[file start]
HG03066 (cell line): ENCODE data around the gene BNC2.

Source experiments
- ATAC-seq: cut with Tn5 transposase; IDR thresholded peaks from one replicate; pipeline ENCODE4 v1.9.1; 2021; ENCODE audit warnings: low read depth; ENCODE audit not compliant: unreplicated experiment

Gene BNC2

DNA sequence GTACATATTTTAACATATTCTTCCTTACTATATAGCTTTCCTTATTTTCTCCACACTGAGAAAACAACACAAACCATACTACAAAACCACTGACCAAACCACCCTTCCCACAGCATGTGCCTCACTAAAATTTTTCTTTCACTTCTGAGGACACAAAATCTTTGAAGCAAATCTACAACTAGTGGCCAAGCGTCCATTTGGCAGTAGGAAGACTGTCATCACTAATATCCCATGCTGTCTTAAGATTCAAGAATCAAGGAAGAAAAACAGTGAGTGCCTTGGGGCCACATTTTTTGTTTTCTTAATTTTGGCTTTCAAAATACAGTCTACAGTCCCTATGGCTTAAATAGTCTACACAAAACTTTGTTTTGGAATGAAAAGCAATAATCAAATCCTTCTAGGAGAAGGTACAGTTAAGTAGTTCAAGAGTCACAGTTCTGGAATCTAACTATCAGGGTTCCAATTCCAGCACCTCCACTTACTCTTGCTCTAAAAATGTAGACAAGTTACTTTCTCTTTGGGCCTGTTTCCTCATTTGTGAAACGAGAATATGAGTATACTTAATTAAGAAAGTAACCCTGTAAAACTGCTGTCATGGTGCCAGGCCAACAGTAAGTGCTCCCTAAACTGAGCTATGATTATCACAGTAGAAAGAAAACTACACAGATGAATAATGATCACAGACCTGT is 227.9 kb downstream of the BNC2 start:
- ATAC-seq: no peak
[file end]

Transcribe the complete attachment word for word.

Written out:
HG03066 (cell line): ENCODE data around the gene BNC2.

Source experiments
- ATAC-seq: cut with Tn5 transposase; IDR thresholded peaks from one replicate; pipeline ENCODE4 v1.9.1; 2021; ENCODE audit warnings: low read depth; ENCODE audit not compliant: unreplicated experiment

Gene BNC2

DNA sequence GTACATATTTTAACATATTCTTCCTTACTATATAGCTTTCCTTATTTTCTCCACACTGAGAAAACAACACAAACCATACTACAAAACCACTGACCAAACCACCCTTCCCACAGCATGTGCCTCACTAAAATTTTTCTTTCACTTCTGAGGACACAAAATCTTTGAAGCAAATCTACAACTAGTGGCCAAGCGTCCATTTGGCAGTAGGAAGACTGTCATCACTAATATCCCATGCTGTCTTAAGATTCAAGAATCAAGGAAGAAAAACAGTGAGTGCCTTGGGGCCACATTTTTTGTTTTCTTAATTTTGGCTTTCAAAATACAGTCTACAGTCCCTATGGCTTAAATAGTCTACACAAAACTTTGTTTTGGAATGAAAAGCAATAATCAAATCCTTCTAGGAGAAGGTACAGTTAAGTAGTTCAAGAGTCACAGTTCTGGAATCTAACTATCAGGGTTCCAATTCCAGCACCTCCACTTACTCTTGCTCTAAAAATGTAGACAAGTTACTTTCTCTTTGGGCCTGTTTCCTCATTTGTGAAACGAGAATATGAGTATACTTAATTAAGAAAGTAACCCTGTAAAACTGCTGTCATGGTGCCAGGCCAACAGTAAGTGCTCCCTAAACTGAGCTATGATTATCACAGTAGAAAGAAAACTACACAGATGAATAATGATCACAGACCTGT is 227.9 kb downstream of the BNC2 start:
- ATAC-seq: no peak